Another quote in the vein of the apocryphal Julius Caesar warning about political leaders who can all too easily send the citizenry marching eagerly off to war by manufacturing crises that purportedly threaten national security and making popular appeals to patriotism. In this case the sentiment expressed is even more disturbing because it comes not from a venerated figure of antiquity, but supposedly from a reviled twentieth-century figure associated with the most chilling example of genocide in human history: Hermann Goering, Nazi Reichsmarshall and Luftwaffe-Chief:
“Of course the people don’t want war. But after all, it’s the leaders of the country who determine the policy, and it’s always a simple matter to drag the people along whether it’s a democracy, a fascist dictatorship, or a parliament, or a communist dictatorship. Voice or no voice, the people can always be brought to the bidding of the leaders. That is easy. All you have to do is tell them they are being attacked, and denounce the pacifists for lack of patriotism, and exposing the country to greater danger.”
— Herman Goering at the Nuremberg trials
We may be made somewhat uneasy by the idea that the head of a classic civilization recognized
The notable difference here is that although the Caesar quote is a latter-day fabrication, the words attributed to Hermann Goering are real. Goering was one of the highest-ranking Nazis who survived to be captured and put on trial for war crimes in the city of Nuremberg by the Allies after the end of World
The quote cited above does not appear in transcripts of the Nuremberg trials because although Goering spoke these words during the course of the proceedings, he did not offer them at his trial. His comments were made privately to Gustave Gilbert, a German-speaking American intelligence officer and psychologist who was granted free access by the Allies to all the prisoners held in the Nuremberg jail. Gilbert kept a journal of his observations of the proceedings and his conversations with the prisoners, which he later published in the book Nuremberg Diary. The quote offered above was part of a conversation Gilbert held with a dejected Hermann Goering in his cell on the evening of
Sweating in his cell in the evening, Goering was defensive and deflated and not very happy over the turn the trial was taking. He said that he had no control over the actions or the defense of the others, and that he had never been anti-Semitic himself, had not believed these atrocities, and that several Jews had offered to testify in his behalf. If [Hans] Frank [Governor-General of occupied Poland] had known about atrocities in 1943, he should have come to him and he would have tried to do something about it. He might not have had enough power to change things in 1943, but if somebody had come to him in 1941 or 1942 he could have forced a showdown. (I still did not have the desire at this point to tell him what [SS General Otto] Ohlendorf had said to this: that Goering had been written off as an effective “moderating” influence, because of his drug addiction and corruption.) I pointed out that with his “temperamental utterances,” such as preferring the killing of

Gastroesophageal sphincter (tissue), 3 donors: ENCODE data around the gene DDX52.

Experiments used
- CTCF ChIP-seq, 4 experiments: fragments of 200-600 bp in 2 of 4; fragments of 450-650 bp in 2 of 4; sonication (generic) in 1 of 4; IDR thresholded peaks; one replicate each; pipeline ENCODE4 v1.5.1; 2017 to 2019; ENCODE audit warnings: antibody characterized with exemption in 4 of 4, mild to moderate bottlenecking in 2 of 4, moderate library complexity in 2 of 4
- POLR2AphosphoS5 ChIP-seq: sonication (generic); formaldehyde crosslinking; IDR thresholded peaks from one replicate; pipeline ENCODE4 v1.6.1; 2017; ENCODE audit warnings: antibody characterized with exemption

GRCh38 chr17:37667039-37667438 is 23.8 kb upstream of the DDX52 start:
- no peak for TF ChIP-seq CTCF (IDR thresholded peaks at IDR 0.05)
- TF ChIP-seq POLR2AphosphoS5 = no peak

200 Jewsto the destruction of property, he had hardly set himself up as champion of minority rights. Goering protested that too much weight was being put on these temperamental utterances. Furthermore, he made it clear that he was not defending or glorifying Hitler.
Later in the conversation, Gilbert recorded Goering’s observations that the common people can always be manipulated into supporting and fighting wars by their political leaders:
We got around to the subject of war again and I said that, contrary to his attitude, I did not think that the common people are very thankful for leaders who bring them war and destruction.
“Why, of course, the people don’t want war,” Goering shrugged. “Why would some poor slob on a farm want to risk his life in a war when the best that he can get out of it is to come back to his farm in one piece. Naturally, the common people don’t want war; neither in Russia nor in England nor in America, nor for that matter in Germany. That is understood. But, after all, it is the leaders of the country who determine the policy and it is always a simple matter to drag the people along, whether it is a democracy or a fascist dictatorship or a Parliament or a Communist dictatorship.”
“There is one difference,” I pointed out. “In a democracy the people have some say in the matter through their elected representatives, and in the United States only Congress can declare wars.”
“Oh, that is all well and good, but, voice or no voice, the people can always be brought to the bidding of the leaders. That is easy. All you have to do is tell them they are being attacked and denounce the pacifists for lack of patriotism and exposing the country to danger. It works the same way in any country.”
We note that the validity of this quote is based upon a single source’s report of a private comment (and therefore cannot be independently verified), but it is the only possible source, and Gustave Gilbert was a respected psychologist with no obvious motivation to fabricate a tale such as this. Some sixty-five years on, Gilbert’s book The Psychology of Dictatorship: Based on an Examination of the Leaders of Nazi Germany is still a highly regarded entry in its field.
Gilbert, G.M. Nuremberg Diary.
New York: Farrar, Straus and Company, 1947 (pp. 278-279).